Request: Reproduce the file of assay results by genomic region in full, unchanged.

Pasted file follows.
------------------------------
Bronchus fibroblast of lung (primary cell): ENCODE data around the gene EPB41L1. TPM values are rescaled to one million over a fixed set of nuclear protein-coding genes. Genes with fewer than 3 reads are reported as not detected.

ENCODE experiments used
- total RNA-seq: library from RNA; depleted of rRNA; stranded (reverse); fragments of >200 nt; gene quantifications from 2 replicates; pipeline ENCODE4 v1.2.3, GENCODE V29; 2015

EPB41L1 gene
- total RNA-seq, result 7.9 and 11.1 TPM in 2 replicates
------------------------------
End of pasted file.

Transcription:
Bronchus fibroblast of lung (primary cell): ENCODE data around the gene EPB41L1. TPM values are rescaled to one million over a fixed set of nuclear protein-coding genes. Genes with fewer than 3 reads are reported as not detected.

ENCODE experiments used
- total RNA-seq: library from RNA; depleted of rRNA; stranded (reverse); fragments of >200 nt; gene quantifications from 2 replicates; pipeline ENCODE4 v1.2.3, GENCODE V29; 2015

EPB41L1 gene
- total RNA-seq, result 7.9 and 11.1 TPM in 2 replicates